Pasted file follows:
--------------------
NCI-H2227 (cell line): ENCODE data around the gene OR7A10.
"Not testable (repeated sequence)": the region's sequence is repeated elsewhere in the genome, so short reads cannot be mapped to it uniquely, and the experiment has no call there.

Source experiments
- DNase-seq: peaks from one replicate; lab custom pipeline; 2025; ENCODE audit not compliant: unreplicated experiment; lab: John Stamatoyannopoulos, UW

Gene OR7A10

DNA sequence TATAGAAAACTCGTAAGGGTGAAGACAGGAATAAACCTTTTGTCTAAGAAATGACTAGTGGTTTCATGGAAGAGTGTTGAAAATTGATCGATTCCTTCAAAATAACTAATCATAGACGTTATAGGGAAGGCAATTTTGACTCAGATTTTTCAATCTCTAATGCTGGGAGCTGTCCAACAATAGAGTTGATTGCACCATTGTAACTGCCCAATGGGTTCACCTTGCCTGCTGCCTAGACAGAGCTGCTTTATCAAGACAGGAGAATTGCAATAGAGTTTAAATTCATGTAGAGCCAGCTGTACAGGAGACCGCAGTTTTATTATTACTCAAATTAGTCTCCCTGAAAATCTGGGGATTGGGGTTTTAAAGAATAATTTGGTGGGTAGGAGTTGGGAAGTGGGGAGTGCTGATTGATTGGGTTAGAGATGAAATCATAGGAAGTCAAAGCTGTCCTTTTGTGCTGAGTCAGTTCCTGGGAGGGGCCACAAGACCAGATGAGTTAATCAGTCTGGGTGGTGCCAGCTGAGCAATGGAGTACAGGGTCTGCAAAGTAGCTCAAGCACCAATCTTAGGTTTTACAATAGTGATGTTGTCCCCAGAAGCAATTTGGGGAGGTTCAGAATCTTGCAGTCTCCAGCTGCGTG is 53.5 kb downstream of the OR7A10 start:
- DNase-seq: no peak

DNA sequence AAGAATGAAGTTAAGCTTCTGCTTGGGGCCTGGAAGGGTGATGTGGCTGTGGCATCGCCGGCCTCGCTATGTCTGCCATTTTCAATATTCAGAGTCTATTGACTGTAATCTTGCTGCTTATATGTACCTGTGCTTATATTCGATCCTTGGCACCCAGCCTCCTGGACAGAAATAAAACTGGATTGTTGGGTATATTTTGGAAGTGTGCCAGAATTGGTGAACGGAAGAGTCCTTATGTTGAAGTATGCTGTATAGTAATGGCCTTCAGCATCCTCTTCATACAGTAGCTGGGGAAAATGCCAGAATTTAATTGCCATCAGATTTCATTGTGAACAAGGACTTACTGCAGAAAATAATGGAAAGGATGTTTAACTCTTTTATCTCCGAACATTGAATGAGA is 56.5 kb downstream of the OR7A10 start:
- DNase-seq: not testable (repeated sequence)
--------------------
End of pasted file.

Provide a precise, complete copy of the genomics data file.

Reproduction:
NCI-H2227 (cell line): ENCODE data around the gene OR7A10.
"Not testable (repeated sequence)": the region's sequence is repeated elsewhere in the genome, so short reads cannot be mapped to it uniquely, and the experiment has no call there.

Source experiments
- DNase-seq: peaks from one replicate; lab custom pipeline; 2025; ENCODE audit not compliant: unreplicated experiment; lab: John Stamatoyannopoulos, UW

Gene OR7A10

DNA sequence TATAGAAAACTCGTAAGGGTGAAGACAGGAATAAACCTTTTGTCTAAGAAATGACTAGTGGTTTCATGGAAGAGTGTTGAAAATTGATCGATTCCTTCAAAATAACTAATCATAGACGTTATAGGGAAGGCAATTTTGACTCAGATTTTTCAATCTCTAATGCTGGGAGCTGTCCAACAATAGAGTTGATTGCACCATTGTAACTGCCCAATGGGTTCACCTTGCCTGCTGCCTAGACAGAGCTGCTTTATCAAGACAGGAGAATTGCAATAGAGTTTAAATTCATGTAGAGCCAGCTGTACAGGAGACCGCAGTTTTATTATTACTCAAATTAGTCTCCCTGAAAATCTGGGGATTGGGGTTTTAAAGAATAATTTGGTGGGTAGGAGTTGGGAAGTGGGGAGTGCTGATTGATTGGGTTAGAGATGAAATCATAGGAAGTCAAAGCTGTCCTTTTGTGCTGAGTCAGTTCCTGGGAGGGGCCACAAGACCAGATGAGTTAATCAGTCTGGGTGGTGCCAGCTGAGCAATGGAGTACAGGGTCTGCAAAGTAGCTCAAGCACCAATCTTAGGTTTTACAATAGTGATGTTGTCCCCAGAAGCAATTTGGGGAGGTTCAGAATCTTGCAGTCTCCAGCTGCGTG is 53.5 kb downstream of the OR7A10 start:
- DNase-seq: no peak

DNA sequence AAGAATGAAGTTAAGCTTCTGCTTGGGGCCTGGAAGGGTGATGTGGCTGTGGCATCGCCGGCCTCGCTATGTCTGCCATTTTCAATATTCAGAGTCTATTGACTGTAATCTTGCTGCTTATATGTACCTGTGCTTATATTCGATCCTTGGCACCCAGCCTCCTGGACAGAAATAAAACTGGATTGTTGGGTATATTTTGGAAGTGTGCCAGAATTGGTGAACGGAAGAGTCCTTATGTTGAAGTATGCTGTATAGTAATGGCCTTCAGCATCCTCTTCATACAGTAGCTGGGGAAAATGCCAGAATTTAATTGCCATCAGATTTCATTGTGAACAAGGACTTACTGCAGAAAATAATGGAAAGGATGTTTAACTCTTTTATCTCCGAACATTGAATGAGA is 56.5 kb downstream of the OR7A10 start:
- DNase-seq: not testable (repeated sequence)